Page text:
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Sun adds identity to Portal Server

Sun adds identity to Portal Server

Sun ONE Portal 6.0 -- the first major revision since May 2000 -- represents one of the industry's first attempts to establish an open, end-to-end network identity infrastructure and at the same time put some light between Sun Microsystems and its competitors in the portal platform business.

Sun thinks the ability to manage identity is the next big challenge facing the portal market, and the release combines work the company has been doing with partners such as RSA Security, the Liberty Alliance and the Java Specification Request (JSR) initiative. It will extend support beyond the Sun ONE application server to BEA WebLogic and IBM WebSphere, and will also make the release available on Linux and Windows 2000 operating systems.

The message: The Sun ONE Portal Server (previously called iPlanet Portal Server) 6.0 release represents the industry's first coherent platform for single sign-on, authorization and access control as well as support for three application servers and three operating systems. It addresses security, total cost of ownership and flexibility, especially when it comes to usage and deployment -- the development of a standard identity layer in portals is essential if Web services are going to play a role in the portal framework.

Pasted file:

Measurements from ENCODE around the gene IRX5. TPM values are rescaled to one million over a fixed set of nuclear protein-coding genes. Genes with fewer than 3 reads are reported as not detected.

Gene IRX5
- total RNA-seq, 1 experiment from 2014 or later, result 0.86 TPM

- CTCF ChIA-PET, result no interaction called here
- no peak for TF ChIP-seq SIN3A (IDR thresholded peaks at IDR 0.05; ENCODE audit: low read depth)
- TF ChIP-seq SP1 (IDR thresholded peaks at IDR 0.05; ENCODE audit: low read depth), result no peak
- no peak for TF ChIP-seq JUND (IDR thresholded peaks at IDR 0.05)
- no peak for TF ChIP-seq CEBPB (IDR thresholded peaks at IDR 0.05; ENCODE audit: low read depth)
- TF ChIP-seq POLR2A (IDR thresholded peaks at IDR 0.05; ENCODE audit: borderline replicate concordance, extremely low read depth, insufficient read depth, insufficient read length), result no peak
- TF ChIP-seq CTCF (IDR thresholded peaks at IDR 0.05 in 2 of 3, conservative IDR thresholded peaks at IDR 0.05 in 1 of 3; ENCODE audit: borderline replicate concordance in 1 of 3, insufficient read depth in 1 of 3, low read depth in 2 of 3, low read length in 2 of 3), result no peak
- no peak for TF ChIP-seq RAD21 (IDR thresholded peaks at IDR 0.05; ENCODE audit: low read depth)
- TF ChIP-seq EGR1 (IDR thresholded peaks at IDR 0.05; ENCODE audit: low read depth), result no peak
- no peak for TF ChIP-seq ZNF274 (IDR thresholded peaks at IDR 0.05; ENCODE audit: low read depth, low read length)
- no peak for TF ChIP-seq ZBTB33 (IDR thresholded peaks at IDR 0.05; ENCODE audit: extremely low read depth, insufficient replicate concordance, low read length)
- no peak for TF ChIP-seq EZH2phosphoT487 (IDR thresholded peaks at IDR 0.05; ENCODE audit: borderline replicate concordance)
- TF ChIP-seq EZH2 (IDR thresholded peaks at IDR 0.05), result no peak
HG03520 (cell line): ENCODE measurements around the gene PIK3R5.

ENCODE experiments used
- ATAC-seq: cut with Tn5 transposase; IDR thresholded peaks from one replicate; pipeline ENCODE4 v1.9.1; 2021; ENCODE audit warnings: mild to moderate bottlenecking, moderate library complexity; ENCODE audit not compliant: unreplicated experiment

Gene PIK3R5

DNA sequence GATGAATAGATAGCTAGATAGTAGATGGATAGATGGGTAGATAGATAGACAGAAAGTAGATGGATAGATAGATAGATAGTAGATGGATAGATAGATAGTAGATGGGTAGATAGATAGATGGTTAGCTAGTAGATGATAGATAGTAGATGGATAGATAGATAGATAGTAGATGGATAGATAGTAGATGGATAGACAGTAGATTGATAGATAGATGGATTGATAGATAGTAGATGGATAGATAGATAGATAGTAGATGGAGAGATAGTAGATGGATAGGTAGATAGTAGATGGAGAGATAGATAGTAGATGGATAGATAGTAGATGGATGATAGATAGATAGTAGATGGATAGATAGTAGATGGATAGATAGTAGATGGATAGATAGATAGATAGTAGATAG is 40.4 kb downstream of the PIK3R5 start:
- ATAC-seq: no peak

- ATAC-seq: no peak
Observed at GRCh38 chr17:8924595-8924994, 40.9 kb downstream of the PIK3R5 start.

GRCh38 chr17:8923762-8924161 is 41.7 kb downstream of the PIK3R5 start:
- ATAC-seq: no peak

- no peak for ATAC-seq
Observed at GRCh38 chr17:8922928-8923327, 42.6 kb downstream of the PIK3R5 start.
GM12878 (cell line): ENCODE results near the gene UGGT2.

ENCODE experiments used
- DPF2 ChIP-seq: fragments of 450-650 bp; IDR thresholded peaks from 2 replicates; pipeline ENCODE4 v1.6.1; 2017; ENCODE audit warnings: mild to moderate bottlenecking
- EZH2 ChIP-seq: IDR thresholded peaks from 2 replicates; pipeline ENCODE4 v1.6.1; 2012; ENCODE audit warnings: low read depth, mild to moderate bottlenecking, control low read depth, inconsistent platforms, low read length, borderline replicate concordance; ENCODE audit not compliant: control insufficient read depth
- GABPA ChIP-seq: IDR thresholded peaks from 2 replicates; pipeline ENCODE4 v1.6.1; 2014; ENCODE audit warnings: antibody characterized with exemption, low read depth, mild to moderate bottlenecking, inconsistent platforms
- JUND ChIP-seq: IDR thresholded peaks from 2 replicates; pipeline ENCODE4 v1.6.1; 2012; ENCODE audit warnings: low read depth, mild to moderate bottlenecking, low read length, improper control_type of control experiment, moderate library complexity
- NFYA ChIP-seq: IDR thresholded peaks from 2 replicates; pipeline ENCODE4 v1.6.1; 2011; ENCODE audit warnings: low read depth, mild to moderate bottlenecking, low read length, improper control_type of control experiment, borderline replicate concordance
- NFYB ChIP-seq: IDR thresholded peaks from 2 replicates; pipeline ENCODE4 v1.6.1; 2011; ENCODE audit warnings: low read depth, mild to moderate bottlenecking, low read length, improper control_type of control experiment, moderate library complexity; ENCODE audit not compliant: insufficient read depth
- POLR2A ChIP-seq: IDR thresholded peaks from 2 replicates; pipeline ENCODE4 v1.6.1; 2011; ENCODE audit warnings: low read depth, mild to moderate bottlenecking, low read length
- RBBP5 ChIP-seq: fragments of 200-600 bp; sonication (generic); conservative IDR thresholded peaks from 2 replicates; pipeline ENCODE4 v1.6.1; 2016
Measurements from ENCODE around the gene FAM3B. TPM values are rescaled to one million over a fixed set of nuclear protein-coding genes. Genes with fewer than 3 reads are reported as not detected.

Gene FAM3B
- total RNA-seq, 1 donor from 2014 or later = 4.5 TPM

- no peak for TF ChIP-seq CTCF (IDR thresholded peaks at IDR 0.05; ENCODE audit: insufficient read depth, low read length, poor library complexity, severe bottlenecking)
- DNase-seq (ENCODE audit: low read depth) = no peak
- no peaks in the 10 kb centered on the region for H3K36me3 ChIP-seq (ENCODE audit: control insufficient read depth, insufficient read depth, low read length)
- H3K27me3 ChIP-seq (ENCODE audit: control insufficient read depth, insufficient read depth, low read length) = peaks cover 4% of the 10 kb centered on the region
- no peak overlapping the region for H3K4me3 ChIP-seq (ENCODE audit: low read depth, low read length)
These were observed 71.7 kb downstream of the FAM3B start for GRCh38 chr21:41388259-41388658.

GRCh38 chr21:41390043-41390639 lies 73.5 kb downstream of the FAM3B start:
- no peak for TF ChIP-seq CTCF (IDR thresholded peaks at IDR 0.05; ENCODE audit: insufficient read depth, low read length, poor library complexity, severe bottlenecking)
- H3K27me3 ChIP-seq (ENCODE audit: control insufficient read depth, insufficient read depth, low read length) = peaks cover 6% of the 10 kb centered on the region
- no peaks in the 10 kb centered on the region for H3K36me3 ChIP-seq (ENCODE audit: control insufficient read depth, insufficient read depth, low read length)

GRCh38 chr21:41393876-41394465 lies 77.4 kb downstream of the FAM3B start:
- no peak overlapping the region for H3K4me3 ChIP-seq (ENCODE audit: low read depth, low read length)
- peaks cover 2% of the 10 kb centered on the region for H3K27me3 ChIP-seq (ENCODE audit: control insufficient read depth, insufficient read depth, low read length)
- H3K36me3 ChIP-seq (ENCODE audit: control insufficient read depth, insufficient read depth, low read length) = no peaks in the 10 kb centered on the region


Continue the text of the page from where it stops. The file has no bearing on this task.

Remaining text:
Competitive landscape: The Sun ONE Portal Server and iPlanet Directory Server have 385 customers, some with as many as 30,000 users. IBM, Sybase, Oracle, Tibco and PeopleSoft are just some of its competitors. Sun thinks the portal is a more important element in Web services than either the operating system or the application server, technologies that it is merging into its Solaris 9.0 release. The 6.0 version formalizes work Sun has been doing to ensure interoperability between Web access management and digital certificate management software and build a trusted environment for online processes.